dnet: an approximation algorithm for hitting-set for disks.

The geometric hitting set problem is one of the basic geometric combinatorial optimization problems: given a set P of points, and a set D of geometric objects in the plane, the goal is to compute a small-sized subset of P that hits all objects in D. In 1994, Bronniman and Goodrich made an important connection of this problem to the size of fundamental combinatorial structures called epsilon-nets, showing that small-sized epsilon-nets imply approximation algorithms with correspondingly small approximation ratios. Finally, recently Agarwal and Pan showed that their scheme can be implemented in near-linear time for disks in the plane. This current state-of-the-art is lacking in three ways. First, the constants in current epsilon-net constructions are large, so the approximation factor ends up being more than 40. Second, the algorithm uses sophisticated geometric tools and data structures with large resulting constants. These together have resulted in a lack of available software for fast computation of small hitting-sets. We present dnet, a public source-code module that incorporates new improvements for the design of a fast algorithm.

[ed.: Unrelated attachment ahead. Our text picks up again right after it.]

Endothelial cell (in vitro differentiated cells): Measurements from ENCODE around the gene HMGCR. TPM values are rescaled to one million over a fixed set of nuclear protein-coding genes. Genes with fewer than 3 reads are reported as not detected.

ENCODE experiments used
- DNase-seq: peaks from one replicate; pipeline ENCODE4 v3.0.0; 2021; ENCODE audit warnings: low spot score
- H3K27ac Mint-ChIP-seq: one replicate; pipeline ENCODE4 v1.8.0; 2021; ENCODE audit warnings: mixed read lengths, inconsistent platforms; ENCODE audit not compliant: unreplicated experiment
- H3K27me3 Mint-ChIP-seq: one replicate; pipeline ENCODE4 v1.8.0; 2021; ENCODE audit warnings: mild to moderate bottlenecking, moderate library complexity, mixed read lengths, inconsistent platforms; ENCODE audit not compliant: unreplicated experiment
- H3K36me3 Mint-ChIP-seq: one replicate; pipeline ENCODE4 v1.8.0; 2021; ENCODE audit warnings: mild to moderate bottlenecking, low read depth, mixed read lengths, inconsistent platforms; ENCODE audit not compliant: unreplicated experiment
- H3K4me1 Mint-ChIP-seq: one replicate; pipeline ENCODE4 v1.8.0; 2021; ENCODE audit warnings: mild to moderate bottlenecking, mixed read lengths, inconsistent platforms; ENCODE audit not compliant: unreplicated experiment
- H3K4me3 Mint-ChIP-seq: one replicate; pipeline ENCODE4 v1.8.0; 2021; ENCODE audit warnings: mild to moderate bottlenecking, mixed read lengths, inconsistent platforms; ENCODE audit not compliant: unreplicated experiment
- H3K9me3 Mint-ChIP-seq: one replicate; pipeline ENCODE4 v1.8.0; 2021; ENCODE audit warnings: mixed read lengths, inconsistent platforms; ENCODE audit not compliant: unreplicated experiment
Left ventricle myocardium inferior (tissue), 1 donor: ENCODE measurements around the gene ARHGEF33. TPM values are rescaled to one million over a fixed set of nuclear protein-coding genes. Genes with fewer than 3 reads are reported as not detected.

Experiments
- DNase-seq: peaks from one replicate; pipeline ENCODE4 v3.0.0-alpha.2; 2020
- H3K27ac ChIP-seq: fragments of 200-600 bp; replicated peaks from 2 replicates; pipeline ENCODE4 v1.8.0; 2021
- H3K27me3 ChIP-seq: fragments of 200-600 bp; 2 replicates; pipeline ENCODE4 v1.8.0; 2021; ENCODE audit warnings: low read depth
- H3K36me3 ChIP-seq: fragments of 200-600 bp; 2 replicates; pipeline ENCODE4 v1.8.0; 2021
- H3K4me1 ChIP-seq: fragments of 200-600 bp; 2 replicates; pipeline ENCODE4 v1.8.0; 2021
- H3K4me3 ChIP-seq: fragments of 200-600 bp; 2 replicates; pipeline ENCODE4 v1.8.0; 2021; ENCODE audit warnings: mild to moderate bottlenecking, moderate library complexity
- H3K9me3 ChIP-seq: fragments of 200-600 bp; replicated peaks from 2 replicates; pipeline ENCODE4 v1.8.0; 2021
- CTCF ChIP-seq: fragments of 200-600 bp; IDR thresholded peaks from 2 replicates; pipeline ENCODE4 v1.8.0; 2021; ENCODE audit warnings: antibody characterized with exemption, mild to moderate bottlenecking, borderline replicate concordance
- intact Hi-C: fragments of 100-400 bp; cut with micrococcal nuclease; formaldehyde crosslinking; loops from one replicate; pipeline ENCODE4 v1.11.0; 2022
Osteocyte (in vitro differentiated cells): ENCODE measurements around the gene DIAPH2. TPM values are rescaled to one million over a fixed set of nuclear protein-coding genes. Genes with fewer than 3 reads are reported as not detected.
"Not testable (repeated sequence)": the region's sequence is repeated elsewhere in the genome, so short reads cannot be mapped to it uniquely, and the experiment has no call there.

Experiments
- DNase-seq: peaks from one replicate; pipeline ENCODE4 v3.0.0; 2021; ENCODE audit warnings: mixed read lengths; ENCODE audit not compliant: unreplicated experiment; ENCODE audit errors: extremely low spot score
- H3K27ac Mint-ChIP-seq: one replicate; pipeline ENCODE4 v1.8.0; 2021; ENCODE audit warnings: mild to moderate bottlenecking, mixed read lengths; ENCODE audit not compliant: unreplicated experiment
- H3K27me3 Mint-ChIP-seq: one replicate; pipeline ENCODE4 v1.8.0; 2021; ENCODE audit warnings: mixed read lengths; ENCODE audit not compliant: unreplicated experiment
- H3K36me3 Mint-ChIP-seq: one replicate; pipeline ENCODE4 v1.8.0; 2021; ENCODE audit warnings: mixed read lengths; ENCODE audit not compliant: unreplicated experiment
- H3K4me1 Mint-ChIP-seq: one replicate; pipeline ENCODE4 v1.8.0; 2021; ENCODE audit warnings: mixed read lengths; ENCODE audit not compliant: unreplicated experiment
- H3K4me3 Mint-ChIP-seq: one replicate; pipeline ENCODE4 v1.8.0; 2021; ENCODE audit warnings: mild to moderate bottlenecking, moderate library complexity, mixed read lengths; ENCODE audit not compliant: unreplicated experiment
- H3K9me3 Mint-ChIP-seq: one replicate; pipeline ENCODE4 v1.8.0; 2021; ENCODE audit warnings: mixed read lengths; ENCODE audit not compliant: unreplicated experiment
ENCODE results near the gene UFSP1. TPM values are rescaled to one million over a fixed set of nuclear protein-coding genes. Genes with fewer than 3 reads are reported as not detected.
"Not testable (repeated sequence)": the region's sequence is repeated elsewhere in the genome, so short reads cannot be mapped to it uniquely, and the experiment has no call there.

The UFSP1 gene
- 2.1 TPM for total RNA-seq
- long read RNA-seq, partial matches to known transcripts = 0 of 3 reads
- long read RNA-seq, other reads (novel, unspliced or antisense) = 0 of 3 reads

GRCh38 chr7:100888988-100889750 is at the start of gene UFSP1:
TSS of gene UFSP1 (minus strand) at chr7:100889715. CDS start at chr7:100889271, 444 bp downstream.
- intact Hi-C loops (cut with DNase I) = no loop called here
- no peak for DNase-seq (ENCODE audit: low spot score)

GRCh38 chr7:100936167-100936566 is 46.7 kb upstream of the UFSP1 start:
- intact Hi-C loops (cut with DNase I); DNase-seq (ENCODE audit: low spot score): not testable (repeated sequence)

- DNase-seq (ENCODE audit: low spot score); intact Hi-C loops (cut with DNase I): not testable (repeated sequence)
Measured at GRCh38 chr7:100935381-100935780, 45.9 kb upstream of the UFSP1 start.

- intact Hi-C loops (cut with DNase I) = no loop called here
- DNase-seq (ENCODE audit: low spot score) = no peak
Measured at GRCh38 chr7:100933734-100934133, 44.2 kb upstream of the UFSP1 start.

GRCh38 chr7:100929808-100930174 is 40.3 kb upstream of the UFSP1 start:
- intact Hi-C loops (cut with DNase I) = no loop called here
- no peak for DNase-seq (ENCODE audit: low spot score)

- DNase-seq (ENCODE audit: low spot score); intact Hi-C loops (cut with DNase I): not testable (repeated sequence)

• Geometric Hitting Sets for Disks: Theory and Practice. (Norbert Bus, Saurabh Ray).
    Proc. of the 23rd European Symposium on Algorithms (ESA '15), 2015.

    You can download the source code here.